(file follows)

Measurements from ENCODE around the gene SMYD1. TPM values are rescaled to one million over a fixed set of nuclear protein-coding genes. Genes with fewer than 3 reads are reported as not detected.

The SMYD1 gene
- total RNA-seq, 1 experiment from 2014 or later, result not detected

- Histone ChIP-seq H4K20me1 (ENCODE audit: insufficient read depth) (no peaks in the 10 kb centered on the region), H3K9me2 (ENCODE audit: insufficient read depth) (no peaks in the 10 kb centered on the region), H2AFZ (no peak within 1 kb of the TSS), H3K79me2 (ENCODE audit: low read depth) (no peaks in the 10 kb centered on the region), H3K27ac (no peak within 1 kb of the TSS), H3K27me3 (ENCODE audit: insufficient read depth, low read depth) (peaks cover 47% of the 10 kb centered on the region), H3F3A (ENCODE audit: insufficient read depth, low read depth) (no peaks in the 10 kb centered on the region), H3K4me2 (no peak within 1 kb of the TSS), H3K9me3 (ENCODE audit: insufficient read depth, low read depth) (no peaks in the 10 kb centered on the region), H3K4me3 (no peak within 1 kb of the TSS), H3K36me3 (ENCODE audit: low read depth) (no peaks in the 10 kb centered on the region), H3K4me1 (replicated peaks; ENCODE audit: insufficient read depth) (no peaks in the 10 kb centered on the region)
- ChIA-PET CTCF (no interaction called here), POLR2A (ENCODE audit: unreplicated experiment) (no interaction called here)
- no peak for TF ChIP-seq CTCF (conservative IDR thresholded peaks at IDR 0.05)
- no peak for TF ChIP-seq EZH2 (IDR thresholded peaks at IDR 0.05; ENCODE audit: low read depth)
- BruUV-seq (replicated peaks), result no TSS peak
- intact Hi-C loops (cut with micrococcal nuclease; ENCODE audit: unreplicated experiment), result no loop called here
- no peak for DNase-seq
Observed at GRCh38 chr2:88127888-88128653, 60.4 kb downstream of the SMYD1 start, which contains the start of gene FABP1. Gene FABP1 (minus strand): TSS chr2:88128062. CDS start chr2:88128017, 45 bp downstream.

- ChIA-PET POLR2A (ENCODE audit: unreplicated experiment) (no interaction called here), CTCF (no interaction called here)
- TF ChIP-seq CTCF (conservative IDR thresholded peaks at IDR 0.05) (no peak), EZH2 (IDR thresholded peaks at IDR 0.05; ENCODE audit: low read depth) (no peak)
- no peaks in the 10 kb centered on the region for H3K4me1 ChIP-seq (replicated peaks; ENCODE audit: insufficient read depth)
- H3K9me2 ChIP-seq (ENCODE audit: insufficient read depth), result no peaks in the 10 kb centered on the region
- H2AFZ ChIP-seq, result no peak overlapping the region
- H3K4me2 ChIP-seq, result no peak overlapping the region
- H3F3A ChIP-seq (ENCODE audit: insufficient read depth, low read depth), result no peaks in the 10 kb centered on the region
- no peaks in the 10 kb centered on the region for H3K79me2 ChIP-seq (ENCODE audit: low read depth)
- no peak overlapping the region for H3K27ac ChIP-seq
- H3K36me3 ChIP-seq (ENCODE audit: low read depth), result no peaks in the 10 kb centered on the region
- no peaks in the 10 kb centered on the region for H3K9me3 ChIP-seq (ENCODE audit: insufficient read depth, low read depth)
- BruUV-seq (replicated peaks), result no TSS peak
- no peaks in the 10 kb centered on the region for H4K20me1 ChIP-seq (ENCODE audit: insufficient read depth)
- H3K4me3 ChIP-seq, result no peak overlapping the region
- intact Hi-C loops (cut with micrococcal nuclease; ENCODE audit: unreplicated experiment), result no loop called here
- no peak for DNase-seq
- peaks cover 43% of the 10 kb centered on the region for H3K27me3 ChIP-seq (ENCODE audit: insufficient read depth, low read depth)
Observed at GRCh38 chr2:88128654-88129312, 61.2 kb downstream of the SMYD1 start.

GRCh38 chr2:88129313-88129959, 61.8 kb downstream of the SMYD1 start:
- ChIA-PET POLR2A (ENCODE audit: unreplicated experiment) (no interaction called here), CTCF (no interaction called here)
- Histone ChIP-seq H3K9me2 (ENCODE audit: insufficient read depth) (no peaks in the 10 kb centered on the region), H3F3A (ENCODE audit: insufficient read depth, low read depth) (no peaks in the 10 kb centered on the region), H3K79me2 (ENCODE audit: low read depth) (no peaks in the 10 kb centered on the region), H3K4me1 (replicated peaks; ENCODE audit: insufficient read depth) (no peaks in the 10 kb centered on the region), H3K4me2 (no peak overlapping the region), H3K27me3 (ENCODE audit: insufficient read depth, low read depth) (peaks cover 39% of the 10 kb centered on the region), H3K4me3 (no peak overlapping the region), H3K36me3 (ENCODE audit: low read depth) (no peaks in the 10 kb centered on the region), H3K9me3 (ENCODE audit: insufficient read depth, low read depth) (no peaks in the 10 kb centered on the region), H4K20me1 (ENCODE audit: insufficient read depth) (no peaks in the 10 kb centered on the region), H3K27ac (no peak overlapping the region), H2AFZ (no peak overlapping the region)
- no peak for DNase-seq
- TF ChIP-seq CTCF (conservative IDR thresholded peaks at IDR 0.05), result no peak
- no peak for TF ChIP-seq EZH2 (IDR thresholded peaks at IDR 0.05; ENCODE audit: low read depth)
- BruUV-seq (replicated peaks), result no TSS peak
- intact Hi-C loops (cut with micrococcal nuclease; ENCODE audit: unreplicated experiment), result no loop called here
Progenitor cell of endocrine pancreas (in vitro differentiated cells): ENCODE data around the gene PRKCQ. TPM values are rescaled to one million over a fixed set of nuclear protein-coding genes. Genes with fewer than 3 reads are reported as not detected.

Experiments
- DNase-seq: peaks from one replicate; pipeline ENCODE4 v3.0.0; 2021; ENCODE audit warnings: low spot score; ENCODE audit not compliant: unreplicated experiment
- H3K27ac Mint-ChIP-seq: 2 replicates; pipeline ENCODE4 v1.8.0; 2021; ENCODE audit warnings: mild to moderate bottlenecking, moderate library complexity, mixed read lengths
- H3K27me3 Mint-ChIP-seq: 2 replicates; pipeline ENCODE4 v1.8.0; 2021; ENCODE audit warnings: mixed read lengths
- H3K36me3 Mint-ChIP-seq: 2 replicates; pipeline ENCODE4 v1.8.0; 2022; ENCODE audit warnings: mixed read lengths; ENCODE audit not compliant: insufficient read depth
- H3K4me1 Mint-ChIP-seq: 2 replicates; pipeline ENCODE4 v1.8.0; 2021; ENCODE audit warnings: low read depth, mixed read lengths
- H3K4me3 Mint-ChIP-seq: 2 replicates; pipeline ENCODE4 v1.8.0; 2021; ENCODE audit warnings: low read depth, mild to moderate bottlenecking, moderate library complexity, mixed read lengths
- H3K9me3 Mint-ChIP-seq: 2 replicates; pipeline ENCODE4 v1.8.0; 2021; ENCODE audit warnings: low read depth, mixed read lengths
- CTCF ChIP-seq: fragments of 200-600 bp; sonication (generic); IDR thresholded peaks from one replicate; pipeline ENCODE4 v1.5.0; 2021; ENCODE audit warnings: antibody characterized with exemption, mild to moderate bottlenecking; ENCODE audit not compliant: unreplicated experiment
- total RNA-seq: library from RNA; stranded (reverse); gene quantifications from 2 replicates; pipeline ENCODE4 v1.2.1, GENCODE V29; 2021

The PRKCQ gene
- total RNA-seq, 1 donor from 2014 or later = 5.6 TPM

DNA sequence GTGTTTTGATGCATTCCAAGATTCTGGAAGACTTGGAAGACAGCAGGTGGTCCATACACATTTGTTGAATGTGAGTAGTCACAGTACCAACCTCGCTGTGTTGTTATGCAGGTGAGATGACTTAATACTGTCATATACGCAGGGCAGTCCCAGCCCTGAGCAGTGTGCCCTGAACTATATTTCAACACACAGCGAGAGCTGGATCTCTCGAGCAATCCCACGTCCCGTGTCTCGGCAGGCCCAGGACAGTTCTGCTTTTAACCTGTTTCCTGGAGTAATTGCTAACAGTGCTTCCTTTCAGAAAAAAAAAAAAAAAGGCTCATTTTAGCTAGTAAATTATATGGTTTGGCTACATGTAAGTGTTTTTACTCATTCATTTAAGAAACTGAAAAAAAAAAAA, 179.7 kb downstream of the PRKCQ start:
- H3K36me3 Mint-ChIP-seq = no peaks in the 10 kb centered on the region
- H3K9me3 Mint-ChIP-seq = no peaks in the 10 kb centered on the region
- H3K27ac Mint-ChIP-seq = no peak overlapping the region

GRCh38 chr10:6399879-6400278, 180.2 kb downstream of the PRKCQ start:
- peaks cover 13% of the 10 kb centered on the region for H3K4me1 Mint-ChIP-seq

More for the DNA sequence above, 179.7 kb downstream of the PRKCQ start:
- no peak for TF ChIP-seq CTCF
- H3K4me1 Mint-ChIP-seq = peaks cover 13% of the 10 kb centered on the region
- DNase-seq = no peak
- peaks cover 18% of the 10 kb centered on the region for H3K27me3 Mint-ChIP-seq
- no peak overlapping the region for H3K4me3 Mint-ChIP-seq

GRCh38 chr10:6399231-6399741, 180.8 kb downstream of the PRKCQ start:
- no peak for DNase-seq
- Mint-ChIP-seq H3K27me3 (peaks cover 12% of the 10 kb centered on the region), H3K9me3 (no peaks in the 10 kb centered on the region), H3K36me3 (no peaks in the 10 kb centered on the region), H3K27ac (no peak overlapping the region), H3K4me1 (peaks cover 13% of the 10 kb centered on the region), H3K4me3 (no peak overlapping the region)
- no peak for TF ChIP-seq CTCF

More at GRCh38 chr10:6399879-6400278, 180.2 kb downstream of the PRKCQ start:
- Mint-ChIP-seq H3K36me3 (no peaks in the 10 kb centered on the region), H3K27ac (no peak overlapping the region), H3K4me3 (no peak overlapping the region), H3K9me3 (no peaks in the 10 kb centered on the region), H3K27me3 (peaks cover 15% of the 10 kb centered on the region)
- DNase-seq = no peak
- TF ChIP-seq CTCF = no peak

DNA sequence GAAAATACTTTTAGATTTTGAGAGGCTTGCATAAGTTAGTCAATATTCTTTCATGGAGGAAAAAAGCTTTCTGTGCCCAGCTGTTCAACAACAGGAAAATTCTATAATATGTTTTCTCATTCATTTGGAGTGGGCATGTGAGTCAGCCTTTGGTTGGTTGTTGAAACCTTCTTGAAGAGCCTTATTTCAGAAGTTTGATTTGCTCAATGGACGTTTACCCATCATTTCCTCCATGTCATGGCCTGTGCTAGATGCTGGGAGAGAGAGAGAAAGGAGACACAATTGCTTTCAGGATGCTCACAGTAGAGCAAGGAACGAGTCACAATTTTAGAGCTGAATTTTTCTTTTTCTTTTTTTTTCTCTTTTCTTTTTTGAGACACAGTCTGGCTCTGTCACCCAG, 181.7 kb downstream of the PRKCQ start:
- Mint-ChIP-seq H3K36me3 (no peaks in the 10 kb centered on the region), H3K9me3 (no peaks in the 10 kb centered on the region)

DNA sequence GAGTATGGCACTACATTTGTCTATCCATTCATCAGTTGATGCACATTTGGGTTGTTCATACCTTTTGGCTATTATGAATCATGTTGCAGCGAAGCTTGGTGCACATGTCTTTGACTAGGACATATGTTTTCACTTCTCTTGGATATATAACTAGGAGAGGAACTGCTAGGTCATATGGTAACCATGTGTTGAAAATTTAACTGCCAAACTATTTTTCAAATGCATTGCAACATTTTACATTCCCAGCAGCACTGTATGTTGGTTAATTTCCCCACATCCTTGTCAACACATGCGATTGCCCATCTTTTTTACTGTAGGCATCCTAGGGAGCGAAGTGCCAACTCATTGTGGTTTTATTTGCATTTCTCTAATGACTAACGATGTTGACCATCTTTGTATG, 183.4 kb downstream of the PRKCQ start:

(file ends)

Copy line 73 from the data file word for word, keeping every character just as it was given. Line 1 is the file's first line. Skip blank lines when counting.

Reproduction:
DNA sequence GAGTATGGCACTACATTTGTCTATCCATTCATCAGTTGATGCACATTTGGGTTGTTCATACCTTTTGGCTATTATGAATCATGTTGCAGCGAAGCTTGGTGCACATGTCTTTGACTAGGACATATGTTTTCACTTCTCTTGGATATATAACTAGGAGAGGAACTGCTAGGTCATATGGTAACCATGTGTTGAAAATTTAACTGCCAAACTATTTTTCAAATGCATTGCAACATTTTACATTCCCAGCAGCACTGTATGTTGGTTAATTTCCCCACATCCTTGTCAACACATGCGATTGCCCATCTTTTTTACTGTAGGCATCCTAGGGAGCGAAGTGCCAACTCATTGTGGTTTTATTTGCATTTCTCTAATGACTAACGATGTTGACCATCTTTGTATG, 183.4 kb downstream of the PRKCQ start: